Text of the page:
Shift from policing criticised

Andrew Burns. PHOTO: ODT FILES
Andrew Burns. PHOTO: ODT FILES
A former head of southern road policing has slammed the top brass over the South’s horror road toll.

Andrew Burns, who was the inspector in charge of road policing in the Southern district from 2007 to 2013, believed national managers have shifted their focus away from road policing, leading to an increase in serious and fatal crashes.

His criticism follows a year in which Otago had its worst road toll for more than a decade, recording 25 deaths.

Nationally, 320 people died in crashes last year, down from 352 in 2019.

Police say they are strongly focused on keeping motorists safe, and are boosting road policing resources.

Mr Burns, who now lives in Cromwell, left the force in 2014.

Since then, he said, he had watched in dismay as former commissioner Mike Bush "led the demise of road safety with his push for a one-size-fits-all approach to districts".

He also claimed experts in road safety did not feel valued and left the organisation.

"I’ve always been focused on the road policing side of it, because of the importance it has to everybody’s wellbeing," he said.

Mr Burns was critical of what he described as a shift away from deterrence measures such as checkpoints and the "booze bus" and a move towards prevention instead.

He questioned how often the bus was used, saying it appeared to be parked in front of the Alexandra Police Station most of the time.

He said police leadership at a national level had played a part in the increasing number of serious and fatal crashes.

"The frontline staff I talk to are trying to do a good job, but they are being stymied by those in leadership positions," he said.

Inspector Amelia Steel, of Dunedin, said Southern police took an integrated approach to road policing, so the entire workforce was responsible for ensuring the district's roads were safe, not just road policing staff.

"Impairment prevention teams have been established in all three areas of the Southern district, which are deployed specifically to target impaired and high-risk drivers," she said.

A police spokeswoman said police were committed to reducing the number of deaths and injuries on New Zealand roads.

"Accordingly, there is a high level of focus from our police executive and throughout police on keeping road users safe."

"‘Prevention First’ has not undermined the efforts of road policing or road safety, and we continue to have a strong focus on preventing death and injury on our roads," the spokeswoman said.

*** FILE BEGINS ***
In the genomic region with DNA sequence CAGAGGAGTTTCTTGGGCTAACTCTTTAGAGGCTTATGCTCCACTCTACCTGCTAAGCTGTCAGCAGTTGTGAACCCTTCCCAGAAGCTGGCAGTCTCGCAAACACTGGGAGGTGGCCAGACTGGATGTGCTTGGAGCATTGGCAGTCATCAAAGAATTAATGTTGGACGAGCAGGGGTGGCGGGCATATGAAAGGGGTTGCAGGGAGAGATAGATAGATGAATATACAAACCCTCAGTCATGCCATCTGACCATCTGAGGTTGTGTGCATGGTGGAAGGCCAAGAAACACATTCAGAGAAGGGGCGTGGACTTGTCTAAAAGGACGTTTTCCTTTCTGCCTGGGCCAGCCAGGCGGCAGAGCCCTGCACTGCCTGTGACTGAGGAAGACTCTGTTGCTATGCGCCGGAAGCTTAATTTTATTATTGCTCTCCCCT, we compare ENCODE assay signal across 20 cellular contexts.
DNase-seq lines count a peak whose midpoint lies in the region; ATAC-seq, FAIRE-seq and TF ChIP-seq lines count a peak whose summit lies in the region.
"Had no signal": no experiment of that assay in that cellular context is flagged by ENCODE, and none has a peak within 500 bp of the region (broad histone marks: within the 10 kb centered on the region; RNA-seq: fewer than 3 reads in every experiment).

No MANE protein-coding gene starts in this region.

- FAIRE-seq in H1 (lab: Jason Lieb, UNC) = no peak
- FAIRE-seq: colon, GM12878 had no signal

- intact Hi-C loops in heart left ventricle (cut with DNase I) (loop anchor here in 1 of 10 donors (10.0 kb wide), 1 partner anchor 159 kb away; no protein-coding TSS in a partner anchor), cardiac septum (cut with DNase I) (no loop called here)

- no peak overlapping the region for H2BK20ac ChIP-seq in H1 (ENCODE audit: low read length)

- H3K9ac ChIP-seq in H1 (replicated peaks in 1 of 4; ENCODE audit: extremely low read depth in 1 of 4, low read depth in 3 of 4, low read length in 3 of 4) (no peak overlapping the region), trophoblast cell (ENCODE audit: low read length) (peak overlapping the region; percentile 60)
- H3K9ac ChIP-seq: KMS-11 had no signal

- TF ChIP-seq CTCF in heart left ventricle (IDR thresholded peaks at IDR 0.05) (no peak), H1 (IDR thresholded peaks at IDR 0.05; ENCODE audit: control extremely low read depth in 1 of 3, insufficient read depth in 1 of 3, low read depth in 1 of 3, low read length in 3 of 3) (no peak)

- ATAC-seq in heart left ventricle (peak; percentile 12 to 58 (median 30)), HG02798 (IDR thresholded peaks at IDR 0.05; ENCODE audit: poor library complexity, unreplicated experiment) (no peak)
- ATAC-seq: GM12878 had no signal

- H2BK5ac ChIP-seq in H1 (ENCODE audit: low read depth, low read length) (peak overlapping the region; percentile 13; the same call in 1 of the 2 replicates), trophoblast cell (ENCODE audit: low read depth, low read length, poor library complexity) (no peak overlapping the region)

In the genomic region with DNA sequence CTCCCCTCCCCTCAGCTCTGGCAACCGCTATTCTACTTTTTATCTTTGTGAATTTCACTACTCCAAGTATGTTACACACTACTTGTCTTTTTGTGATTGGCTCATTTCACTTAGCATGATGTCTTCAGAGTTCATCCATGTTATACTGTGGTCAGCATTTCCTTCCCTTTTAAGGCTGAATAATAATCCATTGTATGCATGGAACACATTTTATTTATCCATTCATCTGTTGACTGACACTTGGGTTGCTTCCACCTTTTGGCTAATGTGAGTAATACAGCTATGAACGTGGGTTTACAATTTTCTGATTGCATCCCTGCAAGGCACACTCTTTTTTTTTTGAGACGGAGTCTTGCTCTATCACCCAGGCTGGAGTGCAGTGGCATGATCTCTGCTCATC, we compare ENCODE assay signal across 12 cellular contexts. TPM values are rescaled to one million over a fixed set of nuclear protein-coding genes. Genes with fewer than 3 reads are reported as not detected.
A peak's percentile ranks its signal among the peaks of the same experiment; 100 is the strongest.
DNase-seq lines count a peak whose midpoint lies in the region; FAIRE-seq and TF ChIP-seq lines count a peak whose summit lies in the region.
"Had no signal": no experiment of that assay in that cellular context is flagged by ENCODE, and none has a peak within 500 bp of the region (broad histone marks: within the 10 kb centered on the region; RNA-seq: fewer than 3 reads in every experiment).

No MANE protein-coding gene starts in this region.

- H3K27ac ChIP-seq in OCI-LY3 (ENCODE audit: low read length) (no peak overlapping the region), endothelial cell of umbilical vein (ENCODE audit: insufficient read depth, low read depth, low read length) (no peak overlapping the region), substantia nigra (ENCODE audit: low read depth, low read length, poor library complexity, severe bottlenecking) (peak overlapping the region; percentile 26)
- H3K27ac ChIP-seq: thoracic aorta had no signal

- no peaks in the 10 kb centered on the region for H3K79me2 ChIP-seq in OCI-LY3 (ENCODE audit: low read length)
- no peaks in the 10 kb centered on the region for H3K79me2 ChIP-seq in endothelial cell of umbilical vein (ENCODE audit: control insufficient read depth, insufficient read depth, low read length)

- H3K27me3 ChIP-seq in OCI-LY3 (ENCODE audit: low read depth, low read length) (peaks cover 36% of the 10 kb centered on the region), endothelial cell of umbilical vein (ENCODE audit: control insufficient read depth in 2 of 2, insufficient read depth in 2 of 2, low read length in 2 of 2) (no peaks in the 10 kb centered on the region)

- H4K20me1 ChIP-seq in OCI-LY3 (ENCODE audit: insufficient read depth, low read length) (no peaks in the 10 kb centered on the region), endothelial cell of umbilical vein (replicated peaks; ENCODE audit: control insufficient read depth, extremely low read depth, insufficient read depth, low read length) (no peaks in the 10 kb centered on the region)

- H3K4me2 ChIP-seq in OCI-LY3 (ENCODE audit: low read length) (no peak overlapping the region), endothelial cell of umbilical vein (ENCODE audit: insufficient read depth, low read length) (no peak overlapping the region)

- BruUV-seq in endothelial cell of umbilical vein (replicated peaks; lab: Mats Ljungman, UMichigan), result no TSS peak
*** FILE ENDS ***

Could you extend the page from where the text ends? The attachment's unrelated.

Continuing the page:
Police had committed to having 1070 fully funded road policing staff nationally, and had recently introduced new unmarked cars to the highway patrol fleet.

It would also soon be introducing a new fleet of booze buses, which would replace the old vehicles and also increase their numbers.

"Police works collaboratively with a number of other agencies to address road safety issues, however, we all have a role to play in keeping the roads safe."

"It’s up to every single road user to pay absolute attention to what they’re doing when they’re driving, riding, or crossing the road."

daisy.hudson@odt.co.nz

Comments

Police executive don't patrol. All mission and no bobbies. It's up to everyone, but not everyone's up to it. 'Education' does not cut it.

Anyone ever been stopped in a drug-driving checkpoint?? Yet there is a meth epidemic in NZ. I guess they don't drive.

Otago has a high road death toll, tragedies reported in the ODT. There are no relative states of intoxicated driving; there are frequent 'medical events' causing accidents, and neurological conditions should bar people from driving. Local traffic conditions should be managed by local policing, not by some hegemonic national system.

Surely a move towards prevention is better than "deterrence measures such as checkpoints and the "booze bus"". 1000 police on the roads won't stop fatal errors being made. 100 000 wouldn't be enough either.
Ideally, the best preventative option would be better road design so when people make mistakes or do stupid things, the consequences are not fatal. Like the Vision Zero project in Sweden.

Recently in the Far North. Speeding drivers, passing on blind bends - you name it. Not a cop to be seen. Pull into small town and a cop just doing a seatbelt check. Now one of the worst road tolls on record. What is happening NZ?

 

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